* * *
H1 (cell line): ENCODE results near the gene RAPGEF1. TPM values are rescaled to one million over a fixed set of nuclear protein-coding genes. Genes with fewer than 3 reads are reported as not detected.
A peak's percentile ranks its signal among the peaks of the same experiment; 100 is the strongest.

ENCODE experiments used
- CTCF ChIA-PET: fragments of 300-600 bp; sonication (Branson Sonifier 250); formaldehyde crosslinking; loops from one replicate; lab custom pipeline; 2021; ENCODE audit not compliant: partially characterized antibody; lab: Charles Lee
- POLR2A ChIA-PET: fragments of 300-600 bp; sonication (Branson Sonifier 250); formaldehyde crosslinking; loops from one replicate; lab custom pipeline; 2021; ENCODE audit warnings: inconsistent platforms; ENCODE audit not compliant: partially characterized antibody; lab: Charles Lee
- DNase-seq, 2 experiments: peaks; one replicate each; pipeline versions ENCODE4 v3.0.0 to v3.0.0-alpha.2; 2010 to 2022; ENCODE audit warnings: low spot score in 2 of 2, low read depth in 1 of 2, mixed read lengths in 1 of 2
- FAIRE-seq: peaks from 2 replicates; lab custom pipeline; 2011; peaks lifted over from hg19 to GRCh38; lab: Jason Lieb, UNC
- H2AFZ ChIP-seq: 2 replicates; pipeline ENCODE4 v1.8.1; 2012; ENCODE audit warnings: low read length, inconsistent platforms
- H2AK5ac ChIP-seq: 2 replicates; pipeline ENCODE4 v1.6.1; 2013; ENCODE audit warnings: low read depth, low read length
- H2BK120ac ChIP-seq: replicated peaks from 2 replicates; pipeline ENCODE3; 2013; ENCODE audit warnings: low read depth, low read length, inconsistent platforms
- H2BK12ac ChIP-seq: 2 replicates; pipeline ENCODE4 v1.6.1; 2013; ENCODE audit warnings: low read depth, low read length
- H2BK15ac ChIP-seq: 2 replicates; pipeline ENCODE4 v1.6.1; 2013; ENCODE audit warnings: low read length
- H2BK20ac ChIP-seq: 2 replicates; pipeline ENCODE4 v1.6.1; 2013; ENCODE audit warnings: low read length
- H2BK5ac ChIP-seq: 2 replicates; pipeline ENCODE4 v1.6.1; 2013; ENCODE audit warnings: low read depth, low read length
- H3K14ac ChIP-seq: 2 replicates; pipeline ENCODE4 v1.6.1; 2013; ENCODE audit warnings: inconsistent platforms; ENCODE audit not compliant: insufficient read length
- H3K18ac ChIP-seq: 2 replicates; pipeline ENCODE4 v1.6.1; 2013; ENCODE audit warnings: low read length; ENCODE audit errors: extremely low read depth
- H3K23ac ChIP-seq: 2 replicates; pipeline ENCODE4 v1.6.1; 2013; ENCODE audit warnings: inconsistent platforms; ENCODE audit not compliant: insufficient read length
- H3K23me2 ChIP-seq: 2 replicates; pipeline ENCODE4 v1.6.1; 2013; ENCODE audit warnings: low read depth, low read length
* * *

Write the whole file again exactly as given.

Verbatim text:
H1 (cell line): ENCODE results near the gene RAPGEF1. TPM values are rescaled to one million over a fixed set of nuclear protein-coding genes. Genes with fewer than 3 reads are reported as not detected.
A peak's percentile ranks its signal among the peaks of the same experiment; 100 is the strongest.

ENCODE experiments used
- CTCF ChIA-PET: fragments of 300-600 bp; sonication (Branson Sonifier 250); formaldehyde crosslinking; loops from one replicate; lab custom pipeline; 2021; ENCODE audit not compliant: partially characterized antibody; lab: Charles Lee
- POLR2A ChIA-PET: fragments of 300-600 bp; sonication (Branson Sonifier 250); formaldehyde crosslinking; loops from one replicate; lab custom pipeline; 2021; ENCODE audit warnings: inconsistent platforms; ENCODE audit not compliant: partially characterized antibody; lab: Charles Lee
- DNase-seq, 2 experiments: peaks; one replicate each; pipeline versions ENCODE4 v3.0.0 to v3.0.0-alpha.2; 2010 to 2022; ENCODE audit warnings: low spot score in 2 of 2, low read depth in 1 of 2, mixed read lengths in 1 of 2
- FAIRE-seq: peaks from 2 replicates; lab custom pipeline; 2011; peaks lifted over from hg19 to GRCh38; lab: Jason Lieb, UNC
- H2AFZ ChIP-seq: 2 replicates; pipeline ENCODE4 v1.8.1; 2012; ENCODE audit warnings: low read length, inconsistent platforms
- H2AK5ac ChIP-seq: 2 replicates; pipeline ENCODE4 v1.6.1; 2013; ENCODE audit warnings: low read depth, low read length
- H2BK120ac ChIP-seq: replicated peaks from 2 replicates; pipeline ENCODE3; 2013; ENCODE audit warnings: low read depth, low read length, inconsistent platforms
- H2BK12ac ChIP-seq: 2 replicates; pipeline ENCODE4 v1.6.1; 2013; ENCODE audit warnings: low read depth, low read length
- H2BK15ac ChIP-seq: 2 replicates; pipeline ENCODE4 v1.6.1; 2013; ENCODE audit warnings: low read length
- H2BK20ac ChIP-seq: 2 replicates; pipeline ENCODE4 v1.6.1; 2013; ENCODE audit warnings: low read length
- H2BK5ac ChIP-seq: 2 replicates; pipeline ENCODE4 v1.6.1; 2013; ENCODE audit warnings: low read depth, low read length
- H3K14ac ChIP-seq: 2 replicates; pipeline ENCODE4 v1.6.1; 2013; ENCODE audit warnings: inconsistent platforms; ENCODE audit not compliant: insufficient read length
- H3K18ac ChIP-seq: 2 replicates; pipeline ENCODE4 v1.6.1; 2013; ENCODE audit warnings: low read length; ENCODE audit errors: extremely low read depth
- H3K23ac ChIP-seq: 2 replicates; pipeline ENCODE4 v1.6.1; 2013; ENCODE audit warnings: inconsistent platforms; ENCODE audit not compliant: insufficient read length
- H3K23me2 ChIP-seq: 2 replicates; pipeline ENCODE4 v1.6.1; 2013; ENCODE audit warnings: low read depth, low read length